Tchaikovsky studied with the Rubinsteins, but he also knew and even collaborated with The Five. He was also extremely independently-minded, with very particular tastes – he thought Brahms was too serious, but also had very mixed feelings about Wagner, and often avoided the debate between them altogether by opting to listen to French ballet or Italian opera instead. Most of all though, he was obsessed with Mozart – the quote from the start of this article actually refers to Tchaikovsky’s childhood love of Mozart’s opera, Don Giovanni. Tchaikovsky even referred to Mozart as a “musical Christ”. This cocktail of influences made Tchaikovsky one of the most distinctive composers of the Romantic era. His music almost always possesses an incredibly high level of drama and emotional intensity, mixing saccharine sweetness, sweeping grandeur, rococo ornament, patriotic simplicity and, sometimes, poignancy and despair.
As a result of his idiosyncratic approach, the highly sensitive Tchaikovsky received both praise and criticism from virtually all sides, and worked to please himself rather than conforming to any particular school of thought or musical dogma. The fact that Tchaikovsky was gay meant that sadly, for much of the 20th century, many critics derided his music, often basing their reviews on offensive stereotypes and fear of his popularity rather than meaningful analysis. Tchaikovsky’s talent for making an immediate emotional connection with his audience lead to accusations of vulgarity, sentimentality and bombast. His occasional avoidance of some traditional methods of composition, such as development and sonata form, were also highlighted as failings. But where some saw mistakes, others saw originality.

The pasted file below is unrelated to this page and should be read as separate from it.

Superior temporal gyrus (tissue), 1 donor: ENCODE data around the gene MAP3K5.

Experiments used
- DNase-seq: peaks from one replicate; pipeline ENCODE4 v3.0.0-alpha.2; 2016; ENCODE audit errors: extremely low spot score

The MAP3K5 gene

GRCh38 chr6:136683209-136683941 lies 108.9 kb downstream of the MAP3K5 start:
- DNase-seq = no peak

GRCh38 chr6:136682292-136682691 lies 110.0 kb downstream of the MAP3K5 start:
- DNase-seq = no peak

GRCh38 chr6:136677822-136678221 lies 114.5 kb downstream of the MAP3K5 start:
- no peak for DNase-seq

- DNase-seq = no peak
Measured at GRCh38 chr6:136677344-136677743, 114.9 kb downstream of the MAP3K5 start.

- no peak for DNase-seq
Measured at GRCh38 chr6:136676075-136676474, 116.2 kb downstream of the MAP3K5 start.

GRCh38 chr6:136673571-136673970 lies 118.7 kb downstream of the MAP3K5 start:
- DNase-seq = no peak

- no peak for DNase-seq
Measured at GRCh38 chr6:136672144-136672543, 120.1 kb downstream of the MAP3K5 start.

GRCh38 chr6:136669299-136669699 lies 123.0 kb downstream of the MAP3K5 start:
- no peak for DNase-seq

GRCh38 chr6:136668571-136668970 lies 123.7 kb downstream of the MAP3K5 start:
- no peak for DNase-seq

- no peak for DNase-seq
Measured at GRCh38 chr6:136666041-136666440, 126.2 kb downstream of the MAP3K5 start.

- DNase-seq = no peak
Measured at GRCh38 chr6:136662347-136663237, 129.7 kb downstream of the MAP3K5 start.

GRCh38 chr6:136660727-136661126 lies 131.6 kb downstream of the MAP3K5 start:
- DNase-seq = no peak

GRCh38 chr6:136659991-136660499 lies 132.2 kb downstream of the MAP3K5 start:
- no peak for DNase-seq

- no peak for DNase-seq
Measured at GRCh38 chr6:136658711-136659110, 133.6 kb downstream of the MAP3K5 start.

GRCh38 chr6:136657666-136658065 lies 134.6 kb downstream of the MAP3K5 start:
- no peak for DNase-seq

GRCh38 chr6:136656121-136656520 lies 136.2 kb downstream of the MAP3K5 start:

Like Rossini or Johann Strauss II, Tchaikovsky was someone who was unafraid of producing pure entertainment, but also made huge and anguished musical statements. He never shied away from doing something vaguely ludicrous if it achieved the right effect, and he succeeded in capturing the extremes of total love and utter despair in a manner that was entirely his own. His music opened the door to generations of future Russian composers, and also inspired others across Europe to find a balance between national and personal influences.